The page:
Week One is Done: Breast Cancer Radiation Treatment

Last Friday marked one week of radiation complete – yay! Just five weeks to go. For the most part it was as I had expected. I lie on a table while a large machine does something seemingly similar to an x-ray. It takes a little longer than an x-ray and I don’t have to hold my breath. Easy peasy, done in 10 minutes. The getting undressed and then dressed again takes as long as the treatment itself. The road to get to radiation, however, was a little more interesting.
On May 9 I went in for a radiation planning appointment and CT wherein I lay on the table with a fabric bag beneath my shoulders and head. I put my arms above my head, elbows bent, with my hands touching. The bag filled with air, or beans, or maybe toy stuffing – I don’t really know, but I felt like I was in a build-a-bear store. This was the wedge-shaped form I would lie on every day for my treatment, and it hardened so that every time I’m in it I am in the exact same position. “Why?” you ask, well there’s more…
There were four technicians working on me like they were on a timed game show – it was as though someone put the DVD on >>> and they were moving around in super-fast motion. One technician was lining up the radiation machine above me which cast red light beams on my chest. Another was using a black marker to mark dots, lines, and Xs all over my chest according to the red light beams. A third technician was calling out numbers, and I am assuming the fourth technician was recording the numbers, although she was out of my line of sight once I was on the table so I can’t say with any certainty what she was doing. All of this would take place in a matter of 15 to 30 seconds, then they would all zoom out of the room in super-fast motion, and zap – there went an x-ray. Just as quickly they would be back, making adjustments, more marking, more calling out of numbers, poof they would disappear, and zap – there went an x-ray. We went through this process a few times, there was a CT scan in there somewhere to help with the mapping, and when they were happy with their marks they let me go.
I went home with all of the marks on my chest, and was told to not wash them off. I could shower, but was not to scrub the marked areas. My next appointment was a week later – keeping those marks on and legible was going to be quite a challenge. I didn’t scrub, but the simple acts of wearing clothing (necessary), sleeping (necessary), and yes, perspiring (gasp!) all did a job on those marks. One week later they weren’t in pristine condition, but the blurred and faded road map was there.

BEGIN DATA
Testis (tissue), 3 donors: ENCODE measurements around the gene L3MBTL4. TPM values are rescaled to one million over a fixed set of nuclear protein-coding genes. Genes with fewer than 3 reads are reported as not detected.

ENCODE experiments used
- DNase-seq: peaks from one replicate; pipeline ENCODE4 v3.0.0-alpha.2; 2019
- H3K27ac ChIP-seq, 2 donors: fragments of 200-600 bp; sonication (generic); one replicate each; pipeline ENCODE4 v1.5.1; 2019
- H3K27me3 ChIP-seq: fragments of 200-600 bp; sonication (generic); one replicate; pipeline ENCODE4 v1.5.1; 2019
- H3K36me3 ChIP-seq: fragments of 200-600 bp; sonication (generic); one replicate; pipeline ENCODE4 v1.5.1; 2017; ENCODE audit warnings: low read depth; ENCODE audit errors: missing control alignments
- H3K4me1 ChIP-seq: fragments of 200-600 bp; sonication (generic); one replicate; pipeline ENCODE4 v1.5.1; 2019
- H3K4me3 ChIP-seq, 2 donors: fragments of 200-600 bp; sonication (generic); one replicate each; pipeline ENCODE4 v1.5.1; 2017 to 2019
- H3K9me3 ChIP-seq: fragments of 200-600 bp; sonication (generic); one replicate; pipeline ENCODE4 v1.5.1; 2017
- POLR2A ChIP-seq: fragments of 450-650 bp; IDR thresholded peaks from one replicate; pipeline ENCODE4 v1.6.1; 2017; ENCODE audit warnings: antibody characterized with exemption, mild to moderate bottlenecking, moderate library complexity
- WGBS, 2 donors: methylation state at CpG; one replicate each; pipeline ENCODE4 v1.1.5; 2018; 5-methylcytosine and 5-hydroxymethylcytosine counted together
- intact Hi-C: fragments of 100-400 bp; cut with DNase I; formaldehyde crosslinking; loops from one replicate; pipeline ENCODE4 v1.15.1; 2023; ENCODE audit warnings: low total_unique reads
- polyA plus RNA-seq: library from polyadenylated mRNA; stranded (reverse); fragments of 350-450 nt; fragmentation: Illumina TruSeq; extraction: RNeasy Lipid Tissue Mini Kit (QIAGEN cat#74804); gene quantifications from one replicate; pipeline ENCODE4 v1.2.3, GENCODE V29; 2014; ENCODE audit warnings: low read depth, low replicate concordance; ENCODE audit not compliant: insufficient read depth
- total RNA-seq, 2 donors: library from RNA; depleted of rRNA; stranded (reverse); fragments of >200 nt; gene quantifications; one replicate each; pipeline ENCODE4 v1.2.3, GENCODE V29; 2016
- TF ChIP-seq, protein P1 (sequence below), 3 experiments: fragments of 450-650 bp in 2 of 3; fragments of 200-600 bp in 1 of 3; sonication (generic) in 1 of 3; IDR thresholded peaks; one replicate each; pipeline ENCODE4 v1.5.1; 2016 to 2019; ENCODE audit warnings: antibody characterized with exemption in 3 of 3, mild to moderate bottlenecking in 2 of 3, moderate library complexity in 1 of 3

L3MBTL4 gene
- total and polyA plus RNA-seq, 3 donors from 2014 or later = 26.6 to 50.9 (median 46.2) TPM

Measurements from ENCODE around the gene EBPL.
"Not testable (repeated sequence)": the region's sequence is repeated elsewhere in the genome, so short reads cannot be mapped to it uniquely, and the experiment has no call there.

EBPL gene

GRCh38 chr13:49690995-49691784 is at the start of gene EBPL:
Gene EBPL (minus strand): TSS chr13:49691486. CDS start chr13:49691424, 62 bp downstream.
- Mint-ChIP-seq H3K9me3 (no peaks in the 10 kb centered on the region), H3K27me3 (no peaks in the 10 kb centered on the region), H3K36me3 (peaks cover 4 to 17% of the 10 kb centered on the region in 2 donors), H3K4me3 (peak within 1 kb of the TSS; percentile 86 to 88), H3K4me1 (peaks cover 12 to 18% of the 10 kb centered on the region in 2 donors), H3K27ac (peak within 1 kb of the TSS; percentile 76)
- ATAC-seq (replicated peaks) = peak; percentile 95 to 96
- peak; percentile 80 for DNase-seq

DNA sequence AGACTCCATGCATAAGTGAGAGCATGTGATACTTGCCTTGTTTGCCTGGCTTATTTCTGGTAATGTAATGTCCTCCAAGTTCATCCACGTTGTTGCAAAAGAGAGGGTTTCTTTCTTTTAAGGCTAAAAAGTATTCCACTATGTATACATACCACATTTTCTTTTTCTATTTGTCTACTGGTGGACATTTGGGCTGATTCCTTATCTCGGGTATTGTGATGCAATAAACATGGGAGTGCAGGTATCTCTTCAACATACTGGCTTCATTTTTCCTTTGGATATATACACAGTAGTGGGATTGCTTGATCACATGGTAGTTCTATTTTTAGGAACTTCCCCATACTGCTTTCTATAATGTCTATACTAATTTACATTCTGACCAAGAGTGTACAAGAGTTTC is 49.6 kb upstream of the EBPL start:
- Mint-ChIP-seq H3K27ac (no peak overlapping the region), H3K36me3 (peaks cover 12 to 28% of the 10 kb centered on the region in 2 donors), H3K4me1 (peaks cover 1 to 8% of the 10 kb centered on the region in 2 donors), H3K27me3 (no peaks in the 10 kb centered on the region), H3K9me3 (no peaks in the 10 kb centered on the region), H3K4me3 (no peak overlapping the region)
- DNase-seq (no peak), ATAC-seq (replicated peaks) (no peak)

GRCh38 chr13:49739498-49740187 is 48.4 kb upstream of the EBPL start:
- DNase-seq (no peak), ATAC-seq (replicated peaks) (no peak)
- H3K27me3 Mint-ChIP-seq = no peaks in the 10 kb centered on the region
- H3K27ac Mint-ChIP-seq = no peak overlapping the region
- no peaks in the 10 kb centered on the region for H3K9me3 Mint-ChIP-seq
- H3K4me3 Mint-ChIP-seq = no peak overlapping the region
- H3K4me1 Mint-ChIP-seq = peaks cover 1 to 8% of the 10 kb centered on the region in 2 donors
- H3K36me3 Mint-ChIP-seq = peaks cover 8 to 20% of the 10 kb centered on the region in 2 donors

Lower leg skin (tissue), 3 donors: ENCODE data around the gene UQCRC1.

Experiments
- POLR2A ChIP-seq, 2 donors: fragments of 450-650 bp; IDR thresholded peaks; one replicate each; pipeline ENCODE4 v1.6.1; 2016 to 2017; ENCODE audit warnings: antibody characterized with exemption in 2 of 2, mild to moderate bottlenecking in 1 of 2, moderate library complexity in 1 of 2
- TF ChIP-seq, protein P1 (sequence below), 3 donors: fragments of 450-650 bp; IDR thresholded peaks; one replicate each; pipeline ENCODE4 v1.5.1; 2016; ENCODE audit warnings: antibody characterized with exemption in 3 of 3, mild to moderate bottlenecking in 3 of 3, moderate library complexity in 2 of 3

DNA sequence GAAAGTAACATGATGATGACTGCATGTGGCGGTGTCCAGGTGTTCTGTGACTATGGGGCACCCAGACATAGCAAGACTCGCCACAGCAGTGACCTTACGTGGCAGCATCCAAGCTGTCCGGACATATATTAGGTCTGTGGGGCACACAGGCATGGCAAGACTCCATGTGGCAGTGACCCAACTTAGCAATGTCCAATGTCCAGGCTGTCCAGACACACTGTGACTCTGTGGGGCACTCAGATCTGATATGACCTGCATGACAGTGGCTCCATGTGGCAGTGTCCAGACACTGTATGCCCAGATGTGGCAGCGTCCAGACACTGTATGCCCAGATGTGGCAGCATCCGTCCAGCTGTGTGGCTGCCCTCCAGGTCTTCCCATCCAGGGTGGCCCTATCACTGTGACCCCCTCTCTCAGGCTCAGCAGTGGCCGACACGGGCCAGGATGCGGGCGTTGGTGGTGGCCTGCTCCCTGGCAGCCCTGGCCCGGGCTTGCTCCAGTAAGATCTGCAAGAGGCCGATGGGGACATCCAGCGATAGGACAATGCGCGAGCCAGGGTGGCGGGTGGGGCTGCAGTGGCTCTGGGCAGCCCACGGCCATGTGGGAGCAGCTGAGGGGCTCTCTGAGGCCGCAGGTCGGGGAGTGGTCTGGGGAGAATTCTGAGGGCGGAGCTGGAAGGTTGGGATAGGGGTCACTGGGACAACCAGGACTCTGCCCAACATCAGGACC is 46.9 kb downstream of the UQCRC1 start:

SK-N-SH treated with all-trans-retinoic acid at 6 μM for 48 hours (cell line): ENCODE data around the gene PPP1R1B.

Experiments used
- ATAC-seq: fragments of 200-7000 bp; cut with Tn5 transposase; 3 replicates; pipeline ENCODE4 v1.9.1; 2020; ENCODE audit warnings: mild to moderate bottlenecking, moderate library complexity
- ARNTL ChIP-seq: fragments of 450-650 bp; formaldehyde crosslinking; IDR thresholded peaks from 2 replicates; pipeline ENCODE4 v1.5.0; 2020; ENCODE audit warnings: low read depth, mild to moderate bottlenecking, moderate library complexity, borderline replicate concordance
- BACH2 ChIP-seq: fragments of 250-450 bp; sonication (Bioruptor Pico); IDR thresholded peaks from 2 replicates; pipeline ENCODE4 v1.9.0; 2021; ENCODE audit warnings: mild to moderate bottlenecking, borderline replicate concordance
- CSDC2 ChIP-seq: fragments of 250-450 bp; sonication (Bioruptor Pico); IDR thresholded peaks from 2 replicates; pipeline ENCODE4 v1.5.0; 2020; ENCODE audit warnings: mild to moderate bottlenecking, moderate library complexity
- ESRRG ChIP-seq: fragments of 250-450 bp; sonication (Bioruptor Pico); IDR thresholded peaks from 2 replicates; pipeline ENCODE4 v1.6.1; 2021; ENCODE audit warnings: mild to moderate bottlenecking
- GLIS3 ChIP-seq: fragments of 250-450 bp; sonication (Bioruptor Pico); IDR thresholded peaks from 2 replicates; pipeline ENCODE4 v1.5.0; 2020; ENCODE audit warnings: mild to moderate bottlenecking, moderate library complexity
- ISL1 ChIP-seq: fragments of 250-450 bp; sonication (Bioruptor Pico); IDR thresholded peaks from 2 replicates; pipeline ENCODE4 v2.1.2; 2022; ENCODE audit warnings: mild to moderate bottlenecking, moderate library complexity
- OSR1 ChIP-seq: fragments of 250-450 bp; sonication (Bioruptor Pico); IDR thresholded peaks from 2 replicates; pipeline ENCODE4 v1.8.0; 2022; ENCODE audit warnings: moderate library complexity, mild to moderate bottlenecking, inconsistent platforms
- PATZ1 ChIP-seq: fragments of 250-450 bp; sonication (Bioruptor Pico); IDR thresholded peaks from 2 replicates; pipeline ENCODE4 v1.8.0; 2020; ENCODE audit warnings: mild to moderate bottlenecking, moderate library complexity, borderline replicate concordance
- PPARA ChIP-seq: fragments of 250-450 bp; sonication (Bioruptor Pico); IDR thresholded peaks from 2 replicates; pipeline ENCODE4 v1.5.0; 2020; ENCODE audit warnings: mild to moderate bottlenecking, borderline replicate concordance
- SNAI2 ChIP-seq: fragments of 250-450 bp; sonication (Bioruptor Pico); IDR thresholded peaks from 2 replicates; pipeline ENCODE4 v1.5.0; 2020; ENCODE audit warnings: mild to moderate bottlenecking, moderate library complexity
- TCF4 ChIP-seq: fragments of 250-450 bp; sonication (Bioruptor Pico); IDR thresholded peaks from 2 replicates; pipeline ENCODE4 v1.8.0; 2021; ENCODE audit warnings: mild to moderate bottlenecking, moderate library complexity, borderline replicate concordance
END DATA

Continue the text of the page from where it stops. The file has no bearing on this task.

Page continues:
On May 16 I hopped up on the table again, snuggled into my build-a-bear form, they lined me up with the red light beams and took an x-ray. I believe there were only two technicians this time and they moved at a normal speed. After looking at the x-ray, they decided to make just a couple of minor adjustments to the marks, and then I was given four tiny little permanent tattoos. Merely dots; it looks as though I have tiny black moles on my chest. The purpose of these is so that once I am on the table in my form and position, and the light beams are shining on my chest, they can line me up precisely with the dots as a guide and the radiation can be aimed at the exact spot every day. Pretty darn cool, huh? There are some incredibly talented people working in the medical field for whom I am incredibly thankful!
I started the actual treatments on May 20, and the plan is to do this Monday through Friday for six weeks. Because I had some lymph node involvement, the last week or two will be aimed at my underarm area just for good measure. So far the side effects are few. My skin is a little pink right after the treatment, but by morning it‘s back to my special shade of pale. They gave me Recovery Cream to apply twice a day to help with the sunburn that will eventually develop.
From the very first treatment I felt some reflux that stayed with me through the evening. By day three, after having the same feeling each day, I asked the doctor about it. He said reflux is not a side effect of radiation, and that it is likely caused by me being anxious about the treatment. I don’t feel anxious, but I’ve been prescribed something for the reflux, and in true Kelly fashion I’m not taking it yet. I’m going to try adding ginger to my diet and will take a homeopathic Stress Mint before each treatment and see if that does the trick. I’m all about not taking a prescription med if I don’t have to. I’ll give it a week or two and let you know if the ginger and Stress Mints work out.
So I have the lumpectomy checked off my list, am in the process of knocking out the radiation treatments, have drastically changed my diet, and on June 11 will start a fitness program at the Y designed specifically for cancer patients. The fact that this has all been fairly easy so far makes me a little nervous about what’s to come, but whatever that might be, I’ll meet it head-on. I’ll keep you posted, but know that I am SO doing this!

2 thoughts on “Week One is Done: Breast Cancer Radiation Treatment

  1. Hey Kelly! I am proud of you..this blog is pretty amazing. The change in your diet and the Y is a great idea! I look forward to hearing about your progress and total remission. Thinking about you and praying for a fast recovery 🙂

  2. Lorri, thank you for the support and encouragement – I really appreciate it. Also, thank you for reading and for being the first person to post a comment on my blog! If I had a give-away, well…I’d give it to you 🙂

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